Look for good and never give up: A novel attention training treatment for childhood anxiety disorders.

@article{Waters2015LookFG,
  title={Look for good and never give up: A novel attention training treatment for childhood anxiety disorders.},
  author={Allison M Waters and Melanie J. Zimmer‐Gembeck and Michelle G. Craske and Daniel S. Pine and Brendan P. Bradley and Karin Mogg},
  journal={Behaviour research and therapy},
  year={2015},
  volume={73},
  pages={
          111-23
        }
}
Attention bias modification training (ABMT) is a promising treatment for anxiety disorders. Recent evidence suggests that attention training towards positive stimuli, using visual-search based ABMT, has beneficial effects on anxiety and attention biases in children. The present study extends this prior research using distinctive techniques designed to increase participant learning, memory consolidation, and treatment engagement. Fifty-nine clinically anxious children were randomly assigned to… Expand
A Preliminary Evaluation of a Home-based, Computer-delivered Attention Training Treatment for Anxious Children Living in Regional Communities
Many children with anxiety disorders live in communities with limited access to treatment. Attention bias modification training, a promising computer-based treatment for anxiety disorders, mayExpand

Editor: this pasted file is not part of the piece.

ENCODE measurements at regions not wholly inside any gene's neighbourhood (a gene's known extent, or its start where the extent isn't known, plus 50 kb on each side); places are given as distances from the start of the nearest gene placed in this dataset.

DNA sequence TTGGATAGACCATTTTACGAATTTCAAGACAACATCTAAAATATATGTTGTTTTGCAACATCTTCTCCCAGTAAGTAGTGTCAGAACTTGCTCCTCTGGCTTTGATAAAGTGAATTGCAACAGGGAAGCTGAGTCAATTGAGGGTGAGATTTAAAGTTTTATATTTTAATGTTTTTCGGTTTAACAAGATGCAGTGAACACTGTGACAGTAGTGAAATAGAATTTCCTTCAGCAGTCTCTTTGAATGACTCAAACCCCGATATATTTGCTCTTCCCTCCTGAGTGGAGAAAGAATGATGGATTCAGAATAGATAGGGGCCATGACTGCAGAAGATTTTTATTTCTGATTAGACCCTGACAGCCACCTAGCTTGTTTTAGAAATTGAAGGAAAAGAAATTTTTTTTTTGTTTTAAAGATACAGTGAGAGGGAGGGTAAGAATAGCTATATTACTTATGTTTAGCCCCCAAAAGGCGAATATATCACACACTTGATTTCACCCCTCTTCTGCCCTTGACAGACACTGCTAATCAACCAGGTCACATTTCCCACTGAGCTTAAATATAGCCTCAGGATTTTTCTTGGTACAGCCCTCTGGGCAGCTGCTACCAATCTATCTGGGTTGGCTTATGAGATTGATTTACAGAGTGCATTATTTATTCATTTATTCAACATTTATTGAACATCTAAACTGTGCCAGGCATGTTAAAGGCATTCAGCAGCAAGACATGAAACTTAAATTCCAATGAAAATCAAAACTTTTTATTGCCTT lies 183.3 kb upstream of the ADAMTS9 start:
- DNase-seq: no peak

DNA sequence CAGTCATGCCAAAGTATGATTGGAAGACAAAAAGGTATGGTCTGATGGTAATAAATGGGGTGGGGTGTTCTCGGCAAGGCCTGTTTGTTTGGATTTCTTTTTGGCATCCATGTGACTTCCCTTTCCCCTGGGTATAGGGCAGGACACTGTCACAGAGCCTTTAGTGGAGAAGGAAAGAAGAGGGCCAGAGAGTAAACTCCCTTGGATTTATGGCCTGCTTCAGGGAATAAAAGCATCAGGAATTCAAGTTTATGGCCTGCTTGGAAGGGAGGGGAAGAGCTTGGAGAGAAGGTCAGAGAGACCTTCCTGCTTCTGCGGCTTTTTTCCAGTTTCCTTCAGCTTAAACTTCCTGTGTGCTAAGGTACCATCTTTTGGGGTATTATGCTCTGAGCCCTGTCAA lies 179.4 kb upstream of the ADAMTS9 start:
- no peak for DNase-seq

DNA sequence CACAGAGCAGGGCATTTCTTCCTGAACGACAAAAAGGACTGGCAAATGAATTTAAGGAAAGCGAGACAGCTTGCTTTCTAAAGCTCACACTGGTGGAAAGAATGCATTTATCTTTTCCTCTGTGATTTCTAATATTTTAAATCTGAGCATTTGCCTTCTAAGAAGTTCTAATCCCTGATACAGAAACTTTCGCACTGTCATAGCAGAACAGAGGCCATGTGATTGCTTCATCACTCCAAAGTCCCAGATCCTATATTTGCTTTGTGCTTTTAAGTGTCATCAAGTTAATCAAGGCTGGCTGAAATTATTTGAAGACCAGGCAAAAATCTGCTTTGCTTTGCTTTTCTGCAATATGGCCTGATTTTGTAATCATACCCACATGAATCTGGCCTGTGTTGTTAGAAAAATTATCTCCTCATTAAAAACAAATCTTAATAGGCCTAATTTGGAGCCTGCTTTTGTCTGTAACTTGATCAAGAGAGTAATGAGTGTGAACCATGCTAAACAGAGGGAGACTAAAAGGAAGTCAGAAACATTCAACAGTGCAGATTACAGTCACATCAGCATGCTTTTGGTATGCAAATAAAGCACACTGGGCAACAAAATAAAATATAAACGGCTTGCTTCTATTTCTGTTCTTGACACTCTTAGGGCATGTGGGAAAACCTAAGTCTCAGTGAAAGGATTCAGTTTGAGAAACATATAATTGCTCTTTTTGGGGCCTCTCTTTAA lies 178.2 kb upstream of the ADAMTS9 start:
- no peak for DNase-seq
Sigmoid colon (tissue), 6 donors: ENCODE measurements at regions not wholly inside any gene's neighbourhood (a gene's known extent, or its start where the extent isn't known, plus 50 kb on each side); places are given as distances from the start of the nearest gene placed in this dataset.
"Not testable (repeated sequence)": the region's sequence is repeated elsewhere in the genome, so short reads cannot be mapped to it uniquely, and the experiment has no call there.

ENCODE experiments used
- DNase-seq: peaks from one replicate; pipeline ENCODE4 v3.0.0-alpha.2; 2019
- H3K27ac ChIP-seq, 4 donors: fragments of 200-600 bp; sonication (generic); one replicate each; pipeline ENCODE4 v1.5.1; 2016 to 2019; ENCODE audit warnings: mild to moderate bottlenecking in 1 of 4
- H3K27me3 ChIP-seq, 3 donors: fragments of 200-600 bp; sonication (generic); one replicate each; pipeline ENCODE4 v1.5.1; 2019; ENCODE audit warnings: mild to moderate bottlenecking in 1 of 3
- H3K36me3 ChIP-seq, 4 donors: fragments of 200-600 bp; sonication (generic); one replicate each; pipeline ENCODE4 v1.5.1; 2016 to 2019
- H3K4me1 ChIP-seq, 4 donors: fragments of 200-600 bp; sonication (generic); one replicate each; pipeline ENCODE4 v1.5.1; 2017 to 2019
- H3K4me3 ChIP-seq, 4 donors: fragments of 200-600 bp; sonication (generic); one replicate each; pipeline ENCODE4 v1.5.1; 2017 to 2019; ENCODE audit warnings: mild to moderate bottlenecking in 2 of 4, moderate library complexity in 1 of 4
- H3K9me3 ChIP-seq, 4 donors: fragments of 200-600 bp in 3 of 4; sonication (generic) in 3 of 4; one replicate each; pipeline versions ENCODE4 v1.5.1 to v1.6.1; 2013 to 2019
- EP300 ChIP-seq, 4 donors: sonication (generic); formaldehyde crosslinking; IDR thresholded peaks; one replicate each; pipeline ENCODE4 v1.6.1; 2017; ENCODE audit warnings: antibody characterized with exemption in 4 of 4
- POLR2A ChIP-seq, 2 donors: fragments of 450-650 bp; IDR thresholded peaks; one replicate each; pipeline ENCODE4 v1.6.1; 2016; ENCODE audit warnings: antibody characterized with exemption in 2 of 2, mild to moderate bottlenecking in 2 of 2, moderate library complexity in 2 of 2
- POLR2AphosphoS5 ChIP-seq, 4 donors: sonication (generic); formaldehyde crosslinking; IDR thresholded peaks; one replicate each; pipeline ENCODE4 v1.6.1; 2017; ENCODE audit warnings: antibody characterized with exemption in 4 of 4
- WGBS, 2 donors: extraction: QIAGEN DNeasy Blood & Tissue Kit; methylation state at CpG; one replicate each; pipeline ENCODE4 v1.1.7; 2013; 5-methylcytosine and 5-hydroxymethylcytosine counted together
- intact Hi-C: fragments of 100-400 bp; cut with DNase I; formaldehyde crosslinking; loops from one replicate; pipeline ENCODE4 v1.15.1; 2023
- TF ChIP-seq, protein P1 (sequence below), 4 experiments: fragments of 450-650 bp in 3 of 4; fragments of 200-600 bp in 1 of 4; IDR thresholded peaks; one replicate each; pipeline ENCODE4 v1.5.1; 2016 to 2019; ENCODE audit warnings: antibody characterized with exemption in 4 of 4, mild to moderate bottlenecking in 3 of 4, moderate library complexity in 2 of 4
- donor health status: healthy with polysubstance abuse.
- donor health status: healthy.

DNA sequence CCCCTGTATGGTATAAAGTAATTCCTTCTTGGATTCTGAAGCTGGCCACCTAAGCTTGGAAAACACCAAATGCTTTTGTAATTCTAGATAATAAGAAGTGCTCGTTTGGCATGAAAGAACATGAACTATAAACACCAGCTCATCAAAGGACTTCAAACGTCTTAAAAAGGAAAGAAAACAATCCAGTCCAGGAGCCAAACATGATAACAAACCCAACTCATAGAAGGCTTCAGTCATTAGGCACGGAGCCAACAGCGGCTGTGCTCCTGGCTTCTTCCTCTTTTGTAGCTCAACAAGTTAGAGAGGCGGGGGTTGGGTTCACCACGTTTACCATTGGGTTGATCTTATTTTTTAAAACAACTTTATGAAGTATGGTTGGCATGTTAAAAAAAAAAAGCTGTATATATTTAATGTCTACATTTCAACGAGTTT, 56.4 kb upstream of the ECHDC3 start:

Changes in neural activation underlying attention processing of emotional stimuli following treatment with positive search training in anxious children.
TLDR
Results showed pre- to post-treatment reductions in anxiety symptoms and neural reactivity to emotional faces within a broad neural network linking frontal, temporal, parietal and occipital regions and integrative functions linking emotion, memory, sensory and motor processes and attention control. Expand
Efficacy and mechanisms underlying a gamified attention bias modification training in anxious youth: protocol for a randomized controlled trial
TLDR
An enhanced ABMT to target the attentional bias towards threat, in addition to classic CBT for anxiety disorders in youth, is proposed, which integrates the modified dot-probe task used in previous studies and is embedded in an engaging game to foster motivation and adherence. Expand
attentional bias modification training targeting anxiety and depression in unselected adolescents
Based on information processing models of anxiety and depression, we investigated the efficacy of multiple sessions of online attentional bias modification training to reduce attentional bias andExpand
Online Attention Bias Modification in Combination With Cognitive-Behavioural Therapy for Children and Adolescents With Anxiety Disorders: A Randomised Controlled Trial
TLDR